CROI 2019 Abstract eBook

Abstract eBook

Poster Abstracts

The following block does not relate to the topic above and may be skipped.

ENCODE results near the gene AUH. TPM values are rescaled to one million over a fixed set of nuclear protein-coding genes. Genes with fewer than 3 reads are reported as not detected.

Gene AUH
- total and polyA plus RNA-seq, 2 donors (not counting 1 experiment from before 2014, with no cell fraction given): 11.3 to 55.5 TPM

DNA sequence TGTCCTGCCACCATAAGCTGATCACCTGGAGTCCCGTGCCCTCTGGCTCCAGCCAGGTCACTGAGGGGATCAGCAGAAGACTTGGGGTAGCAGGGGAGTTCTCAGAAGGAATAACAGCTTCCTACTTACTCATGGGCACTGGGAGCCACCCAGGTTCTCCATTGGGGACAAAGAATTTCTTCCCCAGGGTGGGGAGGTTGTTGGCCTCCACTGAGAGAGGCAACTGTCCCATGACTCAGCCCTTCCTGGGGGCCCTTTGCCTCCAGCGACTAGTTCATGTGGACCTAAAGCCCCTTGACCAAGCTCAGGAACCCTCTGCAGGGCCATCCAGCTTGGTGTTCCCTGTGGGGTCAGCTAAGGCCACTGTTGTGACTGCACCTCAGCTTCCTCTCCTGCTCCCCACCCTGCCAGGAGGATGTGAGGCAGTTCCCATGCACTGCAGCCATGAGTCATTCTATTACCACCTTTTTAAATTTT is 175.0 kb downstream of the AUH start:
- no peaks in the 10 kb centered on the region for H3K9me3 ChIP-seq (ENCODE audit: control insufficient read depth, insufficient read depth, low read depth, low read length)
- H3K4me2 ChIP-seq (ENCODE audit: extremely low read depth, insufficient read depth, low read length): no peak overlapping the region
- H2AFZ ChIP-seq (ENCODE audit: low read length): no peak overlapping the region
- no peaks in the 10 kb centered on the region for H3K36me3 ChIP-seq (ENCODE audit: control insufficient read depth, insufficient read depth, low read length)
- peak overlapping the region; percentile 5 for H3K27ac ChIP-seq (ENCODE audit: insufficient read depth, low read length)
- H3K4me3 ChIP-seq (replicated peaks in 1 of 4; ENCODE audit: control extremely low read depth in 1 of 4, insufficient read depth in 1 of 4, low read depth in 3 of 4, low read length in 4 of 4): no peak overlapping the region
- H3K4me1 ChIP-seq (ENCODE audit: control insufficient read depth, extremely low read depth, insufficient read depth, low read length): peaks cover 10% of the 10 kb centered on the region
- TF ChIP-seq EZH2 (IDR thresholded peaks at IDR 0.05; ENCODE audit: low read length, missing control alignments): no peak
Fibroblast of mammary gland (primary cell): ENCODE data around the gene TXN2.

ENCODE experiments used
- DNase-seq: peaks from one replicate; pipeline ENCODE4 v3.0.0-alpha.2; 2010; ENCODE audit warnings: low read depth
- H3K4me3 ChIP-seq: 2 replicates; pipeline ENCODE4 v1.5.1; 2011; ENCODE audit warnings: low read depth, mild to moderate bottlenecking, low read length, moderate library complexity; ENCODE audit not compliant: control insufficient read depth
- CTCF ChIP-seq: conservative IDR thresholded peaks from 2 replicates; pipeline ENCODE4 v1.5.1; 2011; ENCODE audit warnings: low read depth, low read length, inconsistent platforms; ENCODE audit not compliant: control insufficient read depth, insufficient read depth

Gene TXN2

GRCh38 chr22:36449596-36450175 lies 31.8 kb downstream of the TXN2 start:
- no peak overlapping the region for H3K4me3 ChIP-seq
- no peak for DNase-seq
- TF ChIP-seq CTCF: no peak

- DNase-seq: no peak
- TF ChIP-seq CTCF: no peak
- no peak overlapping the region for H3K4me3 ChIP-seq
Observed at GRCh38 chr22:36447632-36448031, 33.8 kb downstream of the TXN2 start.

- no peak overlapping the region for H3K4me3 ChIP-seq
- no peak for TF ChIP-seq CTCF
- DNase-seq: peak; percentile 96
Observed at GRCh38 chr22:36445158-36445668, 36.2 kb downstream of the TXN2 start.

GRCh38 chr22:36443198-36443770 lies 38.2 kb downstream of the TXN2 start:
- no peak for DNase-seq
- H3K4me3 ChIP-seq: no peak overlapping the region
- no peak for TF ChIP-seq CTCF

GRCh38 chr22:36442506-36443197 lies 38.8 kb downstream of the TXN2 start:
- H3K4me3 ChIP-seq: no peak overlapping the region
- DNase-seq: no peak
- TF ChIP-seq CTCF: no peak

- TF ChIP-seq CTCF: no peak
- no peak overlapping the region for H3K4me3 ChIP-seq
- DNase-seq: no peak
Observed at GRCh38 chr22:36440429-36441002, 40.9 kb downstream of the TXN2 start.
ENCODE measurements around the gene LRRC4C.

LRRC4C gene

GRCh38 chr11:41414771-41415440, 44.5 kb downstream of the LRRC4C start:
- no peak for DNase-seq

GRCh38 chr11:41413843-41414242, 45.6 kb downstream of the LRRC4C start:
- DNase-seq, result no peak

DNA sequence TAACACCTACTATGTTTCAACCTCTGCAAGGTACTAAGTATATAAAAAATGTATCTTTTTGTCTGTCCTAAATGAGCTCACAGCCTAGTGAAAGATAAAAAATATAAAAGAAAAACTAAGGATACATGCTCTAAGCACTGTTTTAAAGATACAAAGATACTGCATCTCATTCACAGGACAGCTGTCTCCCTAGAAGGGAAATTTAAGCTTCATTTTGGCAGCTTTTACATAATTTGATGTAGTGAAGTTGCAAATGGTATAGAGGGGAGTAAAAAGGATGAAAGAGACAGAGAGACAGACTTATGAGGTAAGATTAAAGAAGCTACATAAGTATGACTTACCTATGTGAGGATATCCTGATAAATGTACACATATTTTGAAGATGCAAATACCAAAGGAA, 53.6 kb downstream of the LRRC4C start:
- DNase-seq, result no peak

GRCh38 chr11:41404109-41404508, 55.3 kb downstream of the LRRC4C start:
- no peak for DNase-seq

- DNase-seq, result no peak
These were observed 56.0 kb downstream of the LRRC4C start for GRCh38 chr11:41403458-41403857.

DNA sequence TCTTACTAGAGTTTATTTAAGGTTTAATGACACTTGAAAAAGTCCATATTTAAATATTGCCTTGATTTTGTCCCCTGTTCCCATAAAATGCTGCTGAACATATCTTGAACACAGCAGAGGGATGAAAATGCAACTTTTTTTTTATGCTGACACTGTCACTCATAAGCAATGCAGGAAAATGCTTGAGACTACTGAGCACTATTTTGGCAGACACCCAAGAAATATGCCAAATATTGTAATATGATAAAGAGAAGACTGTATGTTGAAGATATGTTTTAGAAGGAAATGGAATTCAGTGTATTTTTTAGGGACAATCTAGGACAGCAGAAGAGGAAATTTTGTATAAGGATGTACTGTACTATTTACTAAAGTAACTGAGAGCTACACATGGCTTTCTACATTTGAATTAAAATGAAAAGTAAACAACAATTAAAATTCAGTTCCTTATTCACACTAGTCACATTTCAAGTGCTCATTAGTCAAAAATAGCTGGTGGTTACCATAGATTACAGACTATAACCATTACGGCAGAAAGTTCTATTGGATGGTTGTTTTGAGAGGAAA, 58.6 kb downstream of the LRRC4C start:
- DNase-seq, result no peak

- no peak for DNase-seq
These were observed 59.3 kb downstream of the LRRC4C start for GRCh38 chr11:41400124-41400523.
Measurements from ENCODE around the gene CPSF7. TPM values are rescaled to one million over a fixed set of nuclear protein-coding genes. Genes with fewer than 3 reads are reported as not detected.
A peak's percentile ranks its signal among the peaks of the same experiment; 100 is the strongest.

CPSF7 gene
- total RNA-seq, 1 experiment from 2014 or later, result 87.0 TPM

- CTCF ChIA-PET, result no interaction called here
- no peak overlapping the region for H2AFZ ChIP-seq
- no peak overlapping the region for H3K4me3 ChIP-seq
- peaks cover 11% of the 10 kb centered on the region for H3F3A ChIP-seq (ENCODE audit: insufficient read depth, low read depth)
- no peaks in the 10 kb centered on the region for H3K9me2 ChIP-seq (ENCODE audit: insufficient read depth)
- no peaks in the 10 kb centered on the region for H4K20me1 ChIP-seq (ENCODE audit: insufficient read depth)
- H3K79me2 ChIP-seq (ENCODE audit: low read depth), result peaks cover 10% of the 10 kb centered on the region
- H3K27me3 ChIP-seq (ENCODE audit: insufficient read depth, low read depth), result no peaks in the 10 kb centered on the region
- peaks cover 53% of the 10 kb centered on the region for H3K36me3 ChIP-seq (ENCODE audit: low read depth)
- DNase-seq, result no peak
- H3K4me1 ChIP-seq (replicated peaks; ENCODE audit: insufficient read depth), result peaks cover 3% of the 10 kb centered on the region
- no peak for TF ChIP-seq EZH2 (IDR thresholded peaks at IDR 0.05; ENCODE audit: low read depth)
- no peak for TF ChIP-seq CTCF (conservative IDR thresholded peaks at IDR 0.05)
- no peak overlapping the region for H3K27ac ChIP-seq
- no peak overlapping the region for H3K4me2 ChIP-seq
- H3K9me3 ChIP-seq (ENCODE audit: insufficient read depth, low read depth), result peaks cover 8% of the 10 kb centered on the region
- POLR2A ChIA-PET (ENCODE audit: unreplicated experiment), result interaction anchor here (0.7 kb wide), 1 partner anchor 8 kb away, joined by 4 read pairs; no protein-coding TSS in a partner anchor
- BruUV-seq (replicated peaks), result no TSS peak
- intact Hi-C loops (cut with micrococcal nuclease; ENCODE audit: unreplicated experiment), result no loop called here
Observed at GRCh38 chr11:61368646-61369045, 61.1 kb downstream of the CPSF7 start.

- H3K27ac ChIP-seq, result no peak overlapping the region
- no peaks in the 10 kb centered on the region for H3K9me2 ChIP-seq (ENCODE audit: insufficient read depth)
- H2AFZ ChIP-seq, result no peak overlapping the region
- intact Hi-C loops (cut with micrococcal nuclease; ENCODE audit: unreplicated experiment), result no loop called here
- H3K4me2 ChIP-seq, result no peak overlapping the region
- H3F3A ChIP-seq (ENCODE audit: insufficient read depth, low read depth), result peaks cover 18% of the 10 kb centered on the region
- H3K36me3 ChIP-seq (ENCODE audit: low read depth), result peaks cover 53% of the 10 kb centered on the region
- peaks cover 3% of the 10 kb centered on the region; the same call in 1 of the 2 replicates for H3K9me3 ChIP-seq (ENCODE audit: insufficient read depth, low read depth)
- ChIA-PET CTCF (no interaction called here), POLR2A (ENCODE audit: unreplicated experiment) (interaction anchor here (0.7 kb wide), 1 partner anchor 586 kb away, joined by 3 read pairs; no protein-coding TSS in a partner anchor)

464 VALIDATION OF A URINE TFV IMMUNOASSAY FOR REAL-TIME PrEP AND ART ADHERENCE TESTING Monica Gandhi 1 , Peter Bacchetti 1 , Hideaki Okochi 1 , Matthew A. Spinelli 1 , Jared Baeten 2 , Warren Rodrigues 3 , Guohong Wang 3 , Michael Vincent 3 , Rachel W. Kubiak 2 , Yardpiroon Tawon 4 , Virat Klinbuayaem 5 , Pra-ornsuda Sukrakanchana 4 , Oraphan Siriprakaisil 6 , Tim R. Cressey 7 , Paul K. Drain 2 1 University of California San Francisco, San Francisco, CA, USA, 2 University of Washington, Seattle, WA, USA, 3 Alere Rapid Diagnostics, Pomona, CA, USA, 4 Chiang Mai University, Chiang Mai, Thailand, 5 Sanpatong Hospital, Chiang Mai, Thailand, 6 Sanpasitthiprasong Hospital, Ubon Ratchathani, Thailand, 7 Harvard University, Boston, MA, USA Background: Pharmacologic measures are widely used to assess adherence to tenofovir (TFV) disoproxil fumarate (TDF)/emtricitabine (FTC)-based PrEP and ART. Currently-available measures in plasma, dried blood spots, hair and urine involve liquid chromatography/tandemmass spectrometry (LC-MS/MS), which is expensive and labor intensive. Only a point-of-care (POC) test can monitor and support adherence in real-time and TFV-specific antibody-based assays allow for POC adherence monitoring. We developed an immunoassay to quantify TFV in urine and validated it against the gold standard of LC-MS/MS in a large directly-observed therapy (DOT) pharmacokinetics study. Methods: The randomized TARGET study administered TDF 300mg/FTC 200mg directly-observed 7 (high adherence), 4 (moderate adherence) and 2 doses per week (low adherence) to 30 volunteers (10 per group) in Thailand, collecting urine samples over 6 weeks of administration and during wash-out. In total, 637 urine samples were collected (average 21 samples per participant). We measured urine TFV levels by the immunoassay using ELISA (lower limit of quantification LLOQ <1000 ng/ml) and by a validated LC-MS/MS-based method (LLOQ 500 ng/ml) and calculated the sensitivity and specificity of the novel assay compared to the gold standard. We calculated Spearman’s correlation between TFV levels via both assays. Results: Among all participants, median TFV urine levels were 12,000 ng/mL (IQR 7500-25,000) by the immunoassay 1 day after dosing; 5000 ng/mL (IQR 2500-8000) 2 days after dosing; 1500 ng/mL (IQR 500-2750) 3 days after dosing and below the immunoassay’s LLOQ thereafter (≥4 days). The specificity and sensitivity of the TFV immunoassay compared to the gold-standard of LC-MS/ MS were 98.8% and 87.3% respectively. The correlation between TFV levels measured by the immunoassay and LC-MS/MS in all 637 urine samples from TARGET was 0.92 (p<0.00001) (Figure). Conclusion: We have developed a novel TFV immunoassay that is highly specific (99%) and sensitive (87%), and correlates strongly with urine TFV concentrations measured by the gold standard of LC-MS/MS (rho=0.92) across a wide range of typical concentrations. TFV concentration cutoffs in urine for different degrees of adherence from this DOT study can now guide the development of an immunoassay into a POC rapid strip test. Real-time monitoring of TFV adherence using an easy-to-perform low-cost assay should allow for immediate intervention and optimization of outcomes for both HIV treatment and prevention.